Originally published by The Washington Post
Donald Trump’s successful presidential campaign featured a persistent attack on immigrants. So as a Haitian immigrant, I was surprised when candidate Trump praised our values and work ethic and declared to a crowd of Haitian Americans in Miami’s Little Haiti, “I really want to be your greatest champion.”
Apparently, Trump’s public declaration of love for Haitians — conveniently stated at an anti-Hillary Clinton rally — was contradicted by his private beliefs. The New York Times recently reported that he allegedly fumed at a Cabinet meeting on immigration in June that Haitians “all have AIDS.” (He also reportedly claimed that Nigerians would never go “back to their huts.”)
Even though the White House has disputed the report, it’s clearly not a great stretch to think that he did say such things. These comments are consistent with his characterization of other immigrant groups as drug dealers, rapists and potential terrorists.
Such a negative view would help explain why his administration decided last month to expel 59,000 Haitians living in the United States under temporary protected status (TPS) after the disasters of the 2010 earthquake that killed some 300,000 Haitians and the devastation of Hurricane Matthew in 2016. The Trump administration insisted that the emergency no longer existed, despite the prevailing view of most experts (and politicians from his own Republican Party) that impoverished Haiti is not ready to absorb such a large number of Haitians who have lived abroad for so long.
Trump may think of Haitians as a disease, but the reality is that we’ve helped make America great. More than 700,000 Haitians live in the United States (the actual number may be double the official tally), and they have plenty of success stories to counter Trump’s narrow view. I serve on the board of a Haitian American organization that identifies and celebrates the success of Haitian immigrants in America. We are university presidents, doctors, lawyers, journalists, professors, teachers, nurses, NFL stars, office workers and cabdrivers.
Haitian Americans and those of Haitian descent have been elected to city and state governments in Massachusetts, Illinois and Florida and even to Congress (e.g. Rep. Mia Love, Republican of Utah). President Barack Obama’s last ambassador to South Africa came to America as a child with his Haitian parents.
Trump is not the first person to link Haitians to HIV/AIDS. When the Centers for Disease Control and Prevention first noticed cases of the disease among Haitians in the 1980s, it noted that risk factors were different from those in the United States, where the disease was associated with gays and intravenous drug users. Haitians as a group were classified as particularly at risk. For several years, all Haitians — even those of us who had grown up in the United States — were barred from giving blood. After vigorous protests by Haitians, the conclusion of researchers was deemed an error; cultural taboos had Haitians denying to researchers that they had engaged in prostitution, gay sex or drug use. New evidence led to removal of the hurtful stigma. Trump doesn’t appear to have received the second memo.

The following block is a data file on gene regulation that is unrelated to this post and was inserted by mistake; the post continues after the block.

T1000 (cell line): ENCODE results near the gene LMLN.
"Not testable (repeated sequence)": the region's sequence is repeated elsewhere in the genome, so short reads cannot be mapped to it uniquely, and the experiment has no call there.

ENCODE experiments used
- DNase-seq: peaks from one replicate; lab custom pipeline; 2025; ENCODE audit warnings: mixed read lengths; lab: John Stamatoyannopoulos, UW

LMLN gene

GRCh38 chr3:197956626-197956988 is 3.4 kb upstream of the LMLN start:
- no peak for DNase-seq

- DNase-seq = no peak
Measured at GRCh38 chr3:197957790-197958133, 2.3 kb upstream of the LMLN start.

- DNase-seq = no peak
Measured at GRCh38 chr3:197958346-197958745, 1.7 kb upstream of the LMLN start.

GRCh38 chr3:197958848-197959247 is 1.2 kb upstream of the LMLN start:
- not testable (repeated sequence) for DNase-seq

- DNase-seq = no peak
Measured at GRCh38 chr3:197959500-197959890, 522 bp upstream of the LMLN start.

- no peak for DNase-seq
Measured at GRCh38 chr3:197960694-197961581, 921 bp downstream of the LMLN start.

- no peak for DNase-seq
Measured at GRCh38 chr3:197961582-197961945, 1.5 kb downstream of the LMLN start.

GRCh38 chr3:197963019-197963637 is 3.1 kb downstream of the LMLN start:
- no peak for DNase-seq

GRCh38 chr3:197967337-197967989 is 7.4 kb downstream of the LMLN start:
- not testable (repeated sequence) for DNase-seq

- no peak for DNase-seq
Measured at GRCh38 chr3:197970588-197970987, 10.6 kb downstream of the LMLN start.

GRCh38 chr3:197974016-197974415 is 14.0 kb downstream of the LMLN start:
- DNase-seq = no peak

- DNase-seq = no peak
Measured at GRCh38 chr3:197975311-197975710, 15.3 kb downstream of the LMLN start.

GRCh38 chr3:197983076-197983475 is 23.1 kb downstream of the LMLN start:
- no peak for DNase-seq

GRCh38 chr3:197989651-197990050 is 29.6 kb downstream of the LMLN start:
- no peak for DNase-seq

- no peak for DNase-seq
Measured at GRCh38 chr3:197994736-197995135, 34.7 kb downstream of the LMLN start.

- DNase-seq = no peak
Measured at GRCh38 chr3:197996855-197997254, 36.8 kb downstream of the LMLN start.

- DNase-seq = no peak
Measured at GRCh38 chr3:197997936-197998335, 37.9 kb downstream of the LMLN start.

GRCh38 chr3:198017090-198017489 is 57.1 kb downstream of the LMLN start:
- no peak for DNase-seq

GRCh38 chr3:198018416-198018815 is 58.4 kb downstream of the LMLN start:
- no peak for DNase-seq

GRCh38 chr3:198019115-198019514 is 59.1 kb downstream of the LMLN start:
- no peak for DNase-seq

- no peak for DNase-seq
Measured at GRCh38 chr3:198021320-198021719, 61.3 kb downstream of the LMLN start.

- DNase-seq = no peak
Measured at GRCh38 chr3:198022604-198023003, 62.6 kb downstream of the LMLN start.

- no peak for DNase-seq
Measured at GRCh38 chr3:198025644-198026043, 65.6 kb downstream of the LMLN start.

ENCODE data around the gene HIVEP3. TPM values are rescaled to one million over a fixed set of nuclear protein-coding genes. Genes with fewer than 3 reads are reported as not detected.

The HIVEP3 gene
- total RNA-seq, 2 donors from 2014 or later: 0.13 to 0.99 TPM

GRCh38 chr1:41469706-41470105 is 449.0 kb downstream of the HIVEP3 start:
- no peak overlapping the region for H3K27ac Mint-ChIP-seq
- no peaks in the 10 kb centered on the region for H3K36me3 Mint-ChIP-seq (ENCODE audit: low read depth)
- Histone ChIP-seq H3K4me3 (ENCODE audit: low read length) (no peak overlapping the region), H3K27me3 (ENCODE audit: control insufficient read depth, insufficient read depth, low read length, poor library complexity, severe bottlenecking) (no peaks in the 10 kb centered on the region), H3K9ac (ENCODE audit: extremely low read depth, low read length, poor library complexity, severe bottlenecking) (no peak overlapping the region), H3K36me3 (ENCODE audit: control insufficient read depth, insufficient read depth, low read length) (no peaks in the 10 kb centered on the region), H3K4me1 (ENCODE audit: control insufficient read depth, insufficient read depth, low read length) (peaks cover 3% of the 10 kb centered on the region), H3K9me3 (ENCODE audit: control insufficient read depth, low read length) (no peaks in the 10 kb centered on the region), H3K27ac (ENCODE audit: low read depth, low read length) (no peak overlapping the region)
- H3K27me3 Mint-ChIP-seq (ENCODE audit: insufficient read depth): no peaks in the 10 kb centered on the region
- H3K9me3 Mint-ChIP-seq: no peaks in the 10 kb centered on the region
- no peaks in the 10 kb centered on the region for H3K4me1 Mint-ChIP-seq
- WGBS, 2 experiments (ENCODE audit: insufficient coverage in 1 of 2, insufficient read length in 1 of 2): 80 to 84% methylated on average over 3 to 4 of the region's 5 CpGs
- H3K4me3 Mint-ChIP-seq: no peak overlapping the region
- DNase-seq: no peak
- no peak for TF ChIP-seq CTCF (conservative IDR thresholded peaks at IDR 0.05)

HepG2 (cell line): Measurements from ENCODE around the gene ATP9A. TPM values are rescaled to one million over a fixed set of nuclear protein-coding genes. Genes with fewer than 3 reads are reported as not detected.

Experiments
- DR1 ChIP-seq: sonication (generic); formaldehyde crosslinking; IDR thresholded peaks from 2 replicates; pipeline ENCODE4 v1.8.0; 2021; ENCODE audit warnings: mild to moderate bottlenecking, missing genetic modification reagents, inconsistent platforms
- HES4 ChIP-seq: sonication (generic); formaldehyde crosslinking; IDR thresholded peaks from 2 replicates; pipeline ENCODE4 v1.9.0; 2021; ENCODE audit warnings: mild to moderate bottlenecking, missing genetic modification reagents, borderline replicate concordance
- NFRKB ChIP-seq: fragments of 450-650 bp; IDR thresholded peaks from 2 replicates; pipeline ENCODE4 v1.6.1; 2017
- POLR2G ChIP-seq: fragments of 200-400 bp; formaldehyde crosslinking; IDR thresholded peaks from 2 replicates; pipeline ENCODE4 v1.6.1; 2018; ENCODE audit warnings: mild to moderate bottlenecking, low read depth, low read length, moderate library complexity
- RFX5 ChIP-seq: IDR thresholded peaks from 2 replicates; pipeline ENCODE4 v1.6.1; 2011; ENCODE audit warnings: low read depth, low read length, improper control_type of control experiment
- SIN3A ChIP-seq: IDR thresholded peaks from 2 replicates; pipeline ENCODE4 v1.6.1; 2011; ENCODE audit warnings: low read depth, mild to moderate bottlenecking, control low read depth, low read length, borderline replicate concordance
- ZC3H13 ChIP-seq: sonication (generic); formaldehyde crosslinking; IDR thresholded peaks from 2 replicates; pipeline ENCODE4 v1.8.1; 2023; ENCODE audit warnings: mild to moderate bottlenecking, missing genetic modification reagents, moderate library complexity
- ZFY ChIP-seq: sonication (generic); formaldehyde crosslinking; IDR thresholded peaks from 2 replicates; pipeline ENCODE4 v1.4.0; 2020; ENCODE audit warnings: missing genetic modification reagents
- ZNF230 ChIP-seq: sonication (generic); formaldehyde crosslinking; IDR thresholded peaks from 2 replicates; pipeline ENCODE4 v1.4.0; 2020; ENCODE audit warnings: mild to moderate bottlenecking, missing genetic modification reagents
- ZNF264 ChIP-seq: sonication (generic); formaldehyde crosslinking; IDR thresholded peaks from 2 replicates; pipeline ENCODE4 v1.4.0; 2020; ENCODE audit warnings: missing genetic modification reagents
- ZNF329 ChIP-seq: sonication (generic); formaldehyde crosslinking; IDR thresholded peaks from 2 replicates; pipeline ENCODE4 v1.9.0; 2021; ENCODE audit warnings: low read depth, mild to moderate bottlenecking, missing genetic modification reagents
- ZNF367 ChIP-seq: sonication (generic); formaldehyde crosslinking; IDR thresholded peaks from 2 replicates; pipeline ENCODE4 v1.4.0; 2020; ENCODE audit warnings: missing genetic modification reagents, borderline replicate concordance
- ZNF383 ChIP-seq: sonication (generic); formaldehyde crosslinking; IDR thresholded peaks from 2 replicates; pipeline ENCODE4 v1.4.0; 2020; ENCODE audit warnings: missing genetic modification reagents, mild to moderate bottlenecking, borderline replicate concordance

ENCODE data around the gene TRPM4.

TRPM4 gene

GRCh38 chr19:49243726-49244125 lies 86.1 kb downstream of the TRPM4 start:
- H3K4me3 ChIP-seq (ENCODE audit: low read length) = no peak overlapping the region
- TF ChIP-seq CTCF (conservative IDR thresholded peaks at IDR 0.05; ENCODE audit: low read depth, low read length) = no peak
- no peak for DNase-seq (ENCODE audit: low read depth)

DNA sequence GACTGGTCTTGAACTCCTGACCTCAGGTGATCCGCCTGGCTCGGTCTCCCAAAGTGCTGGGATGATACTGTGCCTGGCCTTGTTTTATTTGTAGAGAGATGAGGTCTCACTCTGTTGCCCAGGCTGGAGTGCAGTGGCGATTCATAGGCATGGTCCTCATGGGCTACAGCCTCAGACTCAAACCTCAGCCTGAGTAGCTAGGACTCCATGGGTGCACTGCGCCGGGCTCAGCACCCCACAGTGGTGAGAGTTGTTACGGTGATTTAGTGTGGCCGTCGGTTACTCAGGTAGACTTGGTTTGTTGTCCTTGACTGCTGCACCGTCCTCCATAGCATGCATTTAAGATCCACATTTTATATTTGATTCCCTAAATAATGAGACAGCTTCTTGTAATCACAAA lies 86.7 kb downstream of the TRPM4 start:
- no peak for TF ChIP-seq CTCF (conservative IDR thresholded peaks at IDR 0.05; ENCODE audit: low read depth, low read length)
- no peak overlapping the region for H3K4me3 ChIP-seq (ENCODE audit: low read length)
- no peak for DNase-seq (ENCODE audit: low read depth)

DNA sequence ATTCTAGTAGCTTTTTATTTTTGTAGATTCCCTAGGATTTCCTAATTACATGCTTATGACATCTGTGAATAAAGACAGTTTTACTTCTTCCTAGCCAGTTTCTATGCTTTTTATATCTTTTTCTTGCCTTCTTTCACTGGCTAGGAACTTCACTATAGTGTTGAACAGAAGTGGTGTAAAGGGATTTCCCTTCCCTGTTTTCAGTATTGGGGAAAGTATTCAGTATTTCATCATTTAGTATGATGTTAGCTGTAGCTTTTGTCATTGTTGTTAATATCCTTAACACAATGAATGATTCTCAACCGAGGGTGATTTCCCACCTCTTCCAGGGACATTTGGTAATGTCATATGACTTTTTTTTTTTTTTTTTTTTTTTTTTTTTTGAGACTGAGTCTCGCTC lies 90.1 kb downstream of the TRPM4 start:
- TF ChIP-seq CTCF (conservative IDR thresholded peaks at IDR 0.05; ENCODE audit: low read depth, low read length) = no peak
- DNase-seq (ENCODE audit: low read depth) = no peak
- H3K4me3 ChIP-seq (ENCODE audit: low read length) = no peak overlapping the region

Trump should actually be quite familiar with Haitians. His native New York has long been a haven for Haitian Americans, going back to the Haitian Revolution of the 1790s. Pierre Toussaint was brought to New York by a slave owner escaping the growing unrest in what was then a French Caribbean colony. Toussaint eventually was freed and became a major financial contributor to the construction of the original Saint Patrick’s church in lower Manhattan. The Vatican has started the process to make him a saint for his many charitable works. You’d think that one builder would have respect for another.
But we Haitians are accustomed to being seen as pariahs. Because Haiti freed itself from French rule and permanently abolished slavery 60 years before the United States, it was viewed with fear and suspicion in the 19th century by the slave-owning nations that surrounded it. Some Southern newspapers even barred any mention of Haiti. The young nation was forced to pay a vast indemnity to France for the empire’s lost slaves and plantations, a burden that put Haiti on a long-term path to poverty.
As black immigrants to the United States, Haitians have not always been as welcome as others. But we have made the best of opportunities in America by overcoming obstacles. One fickle champion will not stop us.